Reporter’s Notebook: Working with other boards

Making one non-profit board effective can be hard. Now, try bringing 2 together

A basic principle of horsemanship is that you should make the right thing easy for the horse to do, and the wrong thing hard. For example, if your horse doesn’t want to stand still, don’t try to force him to stand still. Instead, make him work — sidepass, turn on the foreleg, etc. The idea is that the horse will realize that standing still is a nice break from work.

Just this morning, I realized the same principle applies to board governance. If you have solid bylaws and policies in place, it’s going to be easier to do the right thing.

But non-profits often operate more like the U.N. than solo actors. How can they work together effectively, especially if some pay more attention to governance than others?

Once again, I turned to Wendy Bulloch, owner of Building Up. Bulloch hails from Brandon, Manitoba, and has worked with many non-profit boards on governance issues. She’s also been on several non-profit boards. (If you missed the first column that featured Bulloch’s advice on board governance, go to and search “Wendy Bulloch.”)

A non-profit’s relationships with other stakeholders are performance indicators, Bulloch says. In fact, Mel Gill writes about this in his book, Governing for Results. Bulloch lists four principles for board members to keep in mind:

  • Be accountable.
  • Be transparent.
  • Be predictable.
  • Be fully engaged in your role as a board member.

Once you’ve got those four pillars in mind, it’s time to sit down with the other non-profits you need to work with.

One option is to appoint someone from your board as the liaison. The liaison can attend the other group’s meetings, said Bulloch. Your board can also get the meeting minutes from the other group to stay in the loop.

But maybe you’re unsure whether the other stakeholders will have, or get, their ducks in a row. Bulloch suggests finding a way to invite them to step up to the plate, without making them look bad.

For example, let’s say you run a figure skating club that uses the local rink. Tell the rink board that you need to know about rental fees, ice times and other expectations so that your club can start scheduling and planning for the upcoming season. Ask to see the facility budget so that everyone involved knows the costs. Bulloch suggests giving the rink board fair warning before a joint meeting, so they have time to get their information together.

What to discuss at a shareholder meeting

At the meeting, Bulloch suggests you identify what all the groups have in common, what your non-profit needs, and what the other groups need. People at the meeting should also figure out what the expectations are overall, says Bulloch. Will each group be expected to contribute volunteer hours on top of rental fees to keep the facility running, for example?

Bulloch says you should also be aware of conflicts of interest. For example, is a board member part of a business that the rink is contracting for goods or services? This needs to be disclosed upfront to everyone involved, says Bulloch.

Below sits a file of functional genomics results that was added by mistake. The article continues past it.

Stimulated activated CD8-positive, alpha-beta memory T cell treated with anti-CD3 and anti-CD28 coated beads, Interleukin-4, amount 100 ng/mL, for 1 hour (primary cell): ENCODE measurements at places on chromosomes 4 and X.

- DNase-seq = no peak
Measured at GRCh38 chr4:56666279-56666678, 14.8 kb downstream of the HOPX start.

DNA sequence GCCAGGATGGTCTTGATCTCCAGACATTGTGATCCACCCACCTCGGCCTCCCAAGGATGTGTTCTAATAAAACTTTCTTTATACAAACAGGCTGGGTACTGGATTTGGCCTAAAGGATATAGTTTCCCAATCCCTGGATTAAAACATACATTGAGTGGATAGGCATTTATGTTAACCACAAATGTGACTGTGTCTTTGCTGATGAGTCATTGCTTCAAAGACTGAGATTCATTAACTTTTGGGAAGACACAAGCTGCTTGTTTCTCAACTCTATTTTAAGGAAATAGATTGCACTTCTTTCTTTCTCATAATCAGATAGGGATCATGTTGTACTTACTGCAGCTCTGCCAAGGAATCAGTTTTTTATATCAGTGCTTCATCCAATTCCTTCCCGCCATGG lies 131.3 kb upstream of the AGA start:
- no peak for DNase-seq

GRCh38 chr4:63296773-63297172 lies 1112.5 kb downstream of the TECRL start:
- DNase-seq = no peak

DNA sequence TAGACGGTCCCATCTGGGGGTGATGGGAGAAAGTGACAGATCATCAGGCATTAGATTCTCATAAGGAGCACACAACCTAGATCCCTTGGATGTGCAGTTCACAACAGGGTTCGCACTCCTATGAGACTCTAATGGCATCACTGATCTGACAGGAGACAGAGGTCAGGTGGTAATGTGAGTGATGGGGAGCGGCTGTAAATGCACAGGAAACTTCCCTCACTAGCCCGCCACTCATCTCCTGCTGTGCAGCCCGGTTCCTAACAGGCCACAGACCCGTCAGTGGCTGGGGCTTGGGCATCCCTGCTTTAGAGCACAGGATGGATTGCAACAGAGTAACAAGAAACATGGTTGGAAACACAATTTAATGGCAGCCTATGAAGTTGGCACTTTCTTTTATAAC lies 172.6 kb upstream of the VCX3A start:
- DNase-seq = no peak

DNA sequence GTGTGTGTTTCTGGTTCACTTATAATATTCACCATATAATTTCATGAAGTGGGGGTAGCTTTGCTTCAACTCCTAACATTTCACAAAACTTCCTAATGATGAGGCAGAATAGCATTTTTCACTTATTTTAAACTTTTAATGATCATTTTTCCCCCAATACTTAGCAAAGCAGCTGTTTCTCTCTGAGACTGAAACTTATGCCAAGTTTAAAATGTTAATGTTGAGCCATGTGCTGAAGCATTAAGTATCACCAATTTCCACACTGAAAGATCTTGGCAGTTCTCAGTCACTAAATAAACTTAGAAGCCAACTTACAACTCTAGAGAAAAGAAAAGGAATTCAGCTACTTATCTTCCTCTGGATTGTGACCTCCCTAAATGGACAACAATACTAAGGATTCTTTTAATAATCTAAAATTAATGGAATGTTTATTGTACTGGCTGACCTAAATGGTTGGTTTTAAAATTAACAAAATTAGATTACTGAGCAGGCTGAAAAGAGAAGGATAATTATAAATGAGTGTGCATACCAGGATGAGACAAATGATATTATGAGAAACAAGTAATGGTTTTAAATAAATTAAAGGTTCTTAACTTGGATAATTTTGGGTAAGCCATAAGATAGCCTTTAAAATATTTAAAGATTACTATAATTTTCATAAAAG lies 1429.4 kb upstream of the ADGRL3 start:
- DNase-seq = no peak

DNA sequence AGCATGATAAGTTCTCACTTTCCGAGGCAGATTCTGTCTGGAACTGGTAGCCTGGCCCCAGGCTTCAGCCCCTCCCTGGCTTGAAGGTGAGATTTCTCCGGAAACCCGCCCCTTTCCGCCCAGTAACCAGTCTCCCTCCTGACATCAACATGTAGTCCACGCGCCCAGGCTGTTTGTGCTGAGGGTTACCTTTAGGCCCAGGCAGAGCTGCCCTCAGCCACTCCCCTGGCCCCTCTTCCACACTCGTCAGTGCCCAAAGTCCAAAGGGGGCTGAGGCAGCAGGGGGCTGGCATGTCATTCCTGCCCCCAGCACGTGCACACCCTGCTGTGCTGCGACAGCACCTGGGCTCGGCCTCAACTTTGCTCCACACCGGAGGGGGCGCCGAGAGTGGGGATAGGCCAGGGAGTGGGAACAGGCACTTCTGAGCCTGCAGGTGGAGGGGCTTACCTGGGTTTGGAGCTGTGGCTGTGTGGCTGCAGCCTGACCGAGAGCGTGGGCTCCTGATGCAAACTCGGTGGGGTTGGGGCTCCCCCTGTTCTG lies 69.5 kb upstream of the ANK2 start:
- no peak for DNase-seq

The groups sharing the skating rink can think of it as a condo board of sorts. There is a board that manages the facility. But there are also several people who live in the condo who are stakeholders, just as there are other clubs and community members who use the rink.

When hammering out rental/use agreements for shared facilities, Bulloch suggests discussing the following points:

  • What is the budget to run the facility?
  • How many partners are using/running the facility?
  • What is expected of all the partners?
  • What are the rules if something big breaks? Is there a contingency fund? If not, how will that cost be covered? “If you have artificial ice and something goes wrong with the machine, how are you going to pay for that?” Bulloch asks.
  • What are the insurance needs for everyone involved? Are all the stakeholders and all their activities covered by the current policy? Are the stakeholders meeting the requirements set out by the insurance company? Bulloch says everyone who uses the facility should provide a copy of their current policy.
  • What will the rental costs be to various partners?
  • What is fair warning if rental fees go up? Bulloch suggests 90 days minimum.

The joint meeting should produce a signed memorandum of understanding or rental agreement that covers who is responsible for what, as well as fees. “And it needs to be all upfront,” says Bulloch.

We all know that unforeseen costs can arise. But stakeholders should avoid charging non-profits with unexpected costs as much as possible. Unexpected bills for small non-profits “are just killer,” Bulloch says.

Bulloch says board members often have the best intentions at first. “Their hearts are big and they want to do something for the organization.”

But whether you’re working with your own board or meeting with other non-profits, you need to grasp governance. You need to know how non-profit boards work, says Bulloch. Otherwise, before you know it, you’ve got trouble.

Of course, you can’t control what other non-profit boards decide to do or how people choose to act. All you can do is try to make the right thing easy.

About the author

Field Editor

Lisa Guenther

Lisa Guenther is field editor for Grainews based at Livelong, Sask. You can follow her on Twitter @LtoG.



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